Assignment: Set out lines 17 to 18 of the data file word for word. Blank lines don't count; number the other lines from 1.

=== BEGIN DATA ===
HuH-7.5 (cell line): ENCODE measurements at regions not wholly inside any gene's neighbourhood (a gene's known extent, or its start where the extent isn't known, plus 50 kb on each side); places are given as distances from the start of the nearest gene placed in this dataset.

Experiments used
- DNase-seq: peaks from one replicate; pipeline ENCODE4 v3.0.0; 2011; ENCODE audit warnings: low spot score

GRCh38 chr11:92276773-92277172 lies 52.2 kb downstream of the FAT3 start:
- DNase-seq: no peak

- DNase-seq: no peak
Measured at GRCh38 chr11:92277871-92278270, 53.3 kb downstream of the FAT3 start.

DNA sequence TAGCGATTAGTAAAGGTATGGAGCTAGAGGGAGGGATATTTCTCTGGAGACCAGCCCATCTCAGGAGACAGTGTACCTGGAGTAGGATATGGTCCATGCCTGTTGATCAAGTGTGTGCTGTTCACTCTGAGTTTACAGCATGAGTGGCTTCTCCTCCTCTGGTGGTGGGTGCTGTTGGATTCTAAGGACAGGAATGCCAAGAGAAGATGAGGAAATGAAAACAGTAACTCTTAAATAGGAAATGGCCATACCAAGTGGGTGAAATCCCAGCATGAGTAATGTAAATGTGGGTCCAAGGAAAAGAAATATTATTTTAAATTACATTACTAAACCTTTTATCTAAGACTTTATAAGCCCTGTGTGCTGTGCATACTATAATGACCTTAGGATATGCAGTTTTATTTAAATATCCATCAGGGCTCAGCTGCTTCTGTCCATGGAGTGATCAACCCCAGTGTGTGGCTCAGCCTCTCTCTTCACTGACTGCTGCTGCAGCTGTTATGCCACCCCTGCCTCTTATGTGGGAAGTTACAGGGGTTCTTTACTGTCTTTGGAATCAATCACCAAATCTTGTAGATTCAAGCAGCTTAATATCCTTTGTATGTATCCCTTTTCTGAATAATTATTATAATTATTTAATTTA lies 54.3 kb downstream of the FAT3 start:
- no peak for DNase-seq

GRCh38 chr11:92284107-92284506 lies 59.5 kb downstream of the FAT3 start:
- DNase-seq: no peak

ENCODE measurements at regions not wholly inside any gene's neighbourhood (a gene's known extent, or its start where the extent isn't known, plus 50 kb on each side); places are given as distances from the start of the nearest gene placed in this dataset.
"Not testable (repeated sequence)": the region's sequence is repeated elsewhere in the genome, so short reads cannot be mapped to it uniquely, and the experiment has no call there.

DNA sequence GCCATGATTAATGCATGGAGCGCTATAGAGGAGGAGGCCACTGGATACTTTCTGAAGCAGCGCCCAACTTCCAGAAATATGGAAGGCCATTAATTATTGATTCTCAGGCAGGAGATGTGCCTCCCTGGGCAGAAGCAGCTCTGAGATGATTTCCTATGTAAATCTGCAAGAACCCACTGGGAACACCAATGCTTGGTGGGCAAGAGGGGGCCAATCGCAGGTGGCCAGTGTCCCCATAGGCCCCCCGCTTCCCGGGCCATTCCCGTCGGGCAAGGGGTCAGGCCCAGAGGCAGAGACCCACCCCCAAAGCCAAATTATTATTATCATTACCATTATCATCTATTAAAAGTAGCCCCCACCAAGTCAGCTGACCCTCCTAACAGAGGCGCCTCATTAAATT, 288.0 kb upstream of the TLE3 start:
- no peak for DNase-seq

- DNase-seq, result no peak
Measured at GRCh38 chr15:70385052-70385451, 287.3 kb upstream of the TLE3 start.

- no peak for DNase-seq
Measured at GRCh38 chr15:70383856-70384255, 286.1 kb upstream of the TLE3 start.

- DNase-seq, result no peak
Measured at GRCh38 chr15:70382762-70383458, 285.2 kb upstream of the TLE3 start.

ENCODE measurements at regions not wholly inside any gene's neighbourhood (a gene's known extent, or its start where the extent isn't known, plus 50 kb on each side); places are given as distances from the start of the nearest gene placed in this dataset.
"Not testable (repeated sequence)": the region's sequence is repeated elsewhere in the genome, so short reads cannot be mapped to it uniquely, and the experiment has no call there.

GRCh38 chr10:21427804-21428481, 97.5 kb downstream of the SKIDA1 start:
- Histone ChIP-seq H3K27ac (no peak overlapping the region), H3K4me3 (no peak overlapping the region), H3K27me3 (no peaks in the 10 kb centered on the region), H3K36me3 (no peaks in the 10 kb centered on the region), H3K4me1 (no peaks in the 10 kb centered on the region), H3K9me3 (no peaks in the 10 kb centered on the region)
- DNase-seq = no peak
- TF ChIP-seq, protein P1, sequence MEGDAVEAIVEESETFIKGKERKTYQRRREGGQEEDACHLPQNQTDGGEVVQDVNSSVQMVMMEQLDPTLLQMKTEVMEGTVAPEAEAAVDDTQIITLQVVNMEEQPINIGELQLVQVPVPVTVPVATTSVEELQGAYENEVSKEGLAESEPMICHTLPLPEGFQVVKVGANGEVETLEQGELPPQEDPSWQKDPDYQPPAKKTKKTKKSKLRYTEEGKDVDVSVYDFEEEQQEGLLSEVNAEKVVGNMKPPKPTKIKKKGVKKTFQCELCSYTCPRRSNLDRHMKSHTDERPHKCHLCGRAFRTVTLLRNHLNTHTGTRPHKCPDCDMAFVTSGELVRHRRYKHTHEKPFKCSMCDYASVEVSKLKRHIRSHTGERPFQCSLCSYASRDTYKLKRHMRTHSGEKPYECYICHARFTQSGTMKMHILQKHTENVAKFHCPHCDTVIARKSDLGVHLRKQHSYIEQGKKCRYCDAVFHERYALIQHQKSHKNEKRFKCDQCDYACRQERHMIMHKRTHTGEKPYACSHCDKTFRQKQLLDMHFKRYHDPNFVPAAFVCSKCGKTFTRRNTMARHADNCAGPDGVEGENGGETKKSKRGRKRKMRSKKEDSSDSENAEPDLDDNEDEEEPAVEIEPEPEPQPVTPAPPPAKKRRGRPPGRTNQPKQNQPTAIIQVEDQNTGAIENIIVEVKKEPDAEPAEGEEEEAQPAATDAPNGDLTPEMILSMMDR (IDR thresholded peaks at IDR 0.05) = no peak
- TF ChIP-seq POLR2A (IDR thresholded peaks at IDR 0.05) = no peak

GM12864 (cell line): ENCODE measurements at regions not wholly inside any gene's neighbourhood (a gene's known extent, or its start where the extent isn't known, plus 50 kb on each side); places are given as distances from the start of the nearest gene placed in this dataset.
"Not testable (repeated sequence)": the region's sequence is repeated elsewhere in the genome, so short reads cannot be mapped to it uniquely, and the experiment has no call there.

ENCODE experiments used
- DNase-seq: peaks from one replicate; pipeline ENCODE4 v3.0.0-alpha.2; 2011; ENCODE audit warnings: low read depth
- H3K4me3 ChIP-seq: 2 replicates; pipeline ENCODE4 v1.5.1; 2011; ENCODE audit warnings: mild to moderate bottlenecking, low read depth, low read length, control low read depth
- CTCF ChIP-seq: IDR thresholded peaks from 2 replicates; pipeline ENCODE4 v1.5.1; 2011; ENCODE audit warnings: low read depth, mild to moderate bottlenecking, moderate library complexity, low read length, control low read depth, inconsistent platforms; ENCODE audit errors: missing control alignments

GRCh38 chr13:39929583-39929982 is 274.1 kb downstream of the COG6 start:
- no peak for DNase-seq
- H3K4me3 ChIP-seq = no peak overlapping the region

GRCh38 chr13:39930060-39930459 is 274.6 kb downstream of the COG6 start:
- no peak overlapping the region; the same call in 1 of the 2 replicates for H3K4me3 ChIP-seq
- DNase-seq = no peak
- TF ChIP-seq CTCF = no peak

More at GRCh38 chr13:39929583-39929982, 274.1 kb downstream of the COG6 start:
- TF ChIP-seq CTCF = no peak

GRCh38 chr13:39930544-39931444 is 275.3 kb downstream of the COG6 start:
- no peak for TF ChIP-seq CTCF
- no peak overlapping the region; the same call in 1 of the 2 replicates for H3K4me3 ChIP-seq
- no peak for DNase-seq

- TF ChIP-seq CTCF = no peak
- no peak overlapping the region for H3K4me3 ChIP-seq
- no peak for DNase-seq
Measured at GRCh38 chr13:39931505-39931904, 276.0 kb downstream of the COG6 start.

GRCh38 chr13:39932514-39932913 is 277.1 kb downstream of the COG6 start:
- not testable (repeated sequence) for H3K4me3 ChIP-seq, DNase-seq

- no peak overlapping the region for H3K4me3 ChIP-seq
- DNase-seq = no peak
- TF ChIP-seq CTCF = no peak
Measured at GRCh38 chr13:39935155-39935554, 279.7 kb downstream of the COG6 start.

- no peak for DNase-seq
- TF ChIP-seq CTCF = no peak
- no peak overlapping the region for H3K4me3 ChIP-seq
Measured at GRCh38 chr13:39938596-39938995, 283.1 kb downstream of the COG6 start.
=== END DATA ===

Measured at GRCh38 chr15:70385052-70385451, 287.3 kb upstream of the TLE3 start.

- no peak for DNase-seq